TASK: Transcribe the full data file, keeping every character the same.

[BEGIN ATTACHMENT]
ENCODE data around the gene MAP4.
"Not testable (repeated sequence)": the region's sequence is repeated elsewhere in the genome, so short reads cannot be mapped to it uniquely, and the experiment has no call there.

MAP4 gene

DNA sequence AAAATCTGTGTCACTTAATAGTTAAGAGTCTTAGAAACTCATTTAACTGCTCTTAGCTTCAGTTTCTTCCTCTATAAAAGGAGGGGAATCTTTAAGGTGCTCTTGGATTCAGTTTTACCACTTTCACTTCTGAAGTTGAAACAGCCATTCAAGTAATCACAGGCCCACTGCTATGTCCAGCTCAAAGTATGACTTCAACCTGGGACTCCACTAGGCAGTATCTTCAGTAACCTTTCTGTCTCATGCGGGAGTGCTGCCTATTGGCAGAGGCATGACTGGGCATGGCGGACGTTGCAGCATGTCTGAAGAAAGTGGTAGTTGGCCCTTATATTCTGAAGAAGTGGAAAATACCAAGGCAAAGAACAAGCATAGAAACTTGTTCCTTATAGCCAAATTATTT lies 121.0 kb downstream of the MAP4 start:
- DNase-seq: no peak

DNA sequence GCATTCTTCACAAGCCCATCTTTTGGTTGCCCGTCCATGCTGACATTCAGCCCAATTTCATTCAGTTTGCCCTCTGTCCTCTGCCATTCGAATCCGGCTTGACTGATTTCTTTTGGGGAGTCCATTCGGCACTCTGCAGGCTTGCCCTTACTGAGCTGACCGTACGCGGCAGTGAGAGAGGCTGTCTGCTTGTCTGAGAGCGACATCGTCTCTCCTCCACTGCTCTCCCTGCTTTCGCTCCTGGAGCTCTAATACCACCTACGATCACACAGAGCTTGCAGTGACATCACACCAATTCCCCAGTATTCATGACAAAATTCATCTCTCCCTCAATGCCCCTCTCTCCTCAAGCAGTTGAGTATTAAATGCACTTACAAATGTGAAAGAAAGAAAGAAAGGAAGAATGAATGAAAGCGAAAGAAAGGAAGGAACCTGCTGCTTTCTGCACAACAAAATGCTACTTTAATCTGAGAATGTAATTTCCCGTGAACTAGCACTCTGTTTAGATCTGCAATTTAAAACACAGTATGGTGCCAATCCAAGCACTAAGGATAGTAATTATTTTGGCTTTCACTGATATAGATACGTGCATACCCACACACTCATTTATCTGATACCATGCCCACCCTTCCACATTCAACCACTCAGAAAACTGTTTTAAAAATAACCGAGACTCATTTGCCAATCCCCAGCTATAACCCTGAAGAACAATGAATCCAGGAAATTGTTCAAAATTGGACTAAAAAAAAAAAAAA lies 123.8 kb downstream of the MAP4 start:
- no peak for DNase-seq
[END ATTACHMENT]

ENCODE data around the gene MAP4.
"Not testable (repeated sequence)": the region's sequence is repeated elsewhere in the genome, so short reads cannot be mapped to it uniquely, and the experiment has no call there.

MAP4 gene

DNA sequence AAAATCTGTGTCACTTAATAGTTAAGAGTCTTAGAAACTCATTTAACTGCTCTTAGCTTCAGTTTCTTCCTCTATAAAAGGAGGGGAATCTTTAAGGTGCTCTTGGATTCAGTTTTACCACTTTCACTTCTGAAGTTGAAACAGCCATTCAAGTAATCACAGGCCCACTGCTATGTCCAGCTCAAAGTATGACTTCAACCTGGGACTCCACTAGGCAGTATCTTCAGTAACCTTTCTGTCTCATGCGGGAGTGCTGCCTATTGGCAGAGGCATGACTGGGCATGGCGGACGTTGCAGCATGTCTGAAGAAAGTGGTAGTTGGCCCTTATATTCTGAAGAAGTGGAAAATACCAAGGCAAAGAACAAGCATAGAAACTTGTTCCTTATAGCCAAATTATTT lies 121.0 kb downstream of the MAP4 start:
- DNase-seq: no peak

DNA sequence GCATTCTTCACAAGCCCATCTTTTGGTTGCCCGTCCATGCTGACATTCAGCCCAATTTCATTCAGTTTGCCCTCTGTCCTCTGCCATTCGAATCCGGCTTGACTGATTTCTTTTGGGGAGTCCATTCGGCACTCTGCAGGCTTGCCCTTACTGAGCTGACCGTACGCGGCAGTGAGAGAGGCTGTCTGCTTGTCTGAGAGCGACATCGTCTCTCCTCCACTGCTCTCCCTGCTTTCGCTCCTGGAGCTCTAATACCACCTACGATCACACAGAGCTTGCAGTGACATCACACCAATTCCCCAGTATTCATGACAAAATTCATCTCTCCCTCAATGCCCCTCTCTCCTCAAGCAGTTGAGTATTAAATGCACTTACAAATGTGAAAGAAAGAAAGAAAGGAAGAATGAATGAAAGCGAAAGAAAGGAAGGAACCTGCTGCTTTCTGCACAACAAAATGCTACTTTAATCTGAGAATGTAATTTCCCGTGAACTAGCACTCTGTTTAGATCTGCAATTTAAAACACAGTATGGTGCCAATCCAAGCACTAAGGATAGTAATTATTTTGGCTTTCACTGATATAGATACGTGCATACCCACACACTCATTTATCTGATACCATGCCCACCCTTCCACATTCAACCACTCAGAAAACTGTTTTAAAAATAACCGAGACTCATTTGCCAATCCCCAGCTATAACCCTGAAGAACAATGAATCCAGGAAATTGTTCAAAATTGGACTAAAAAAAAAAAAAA lies 123.8 kb downstream of the MAP4 start:
- no peak for DNase-seq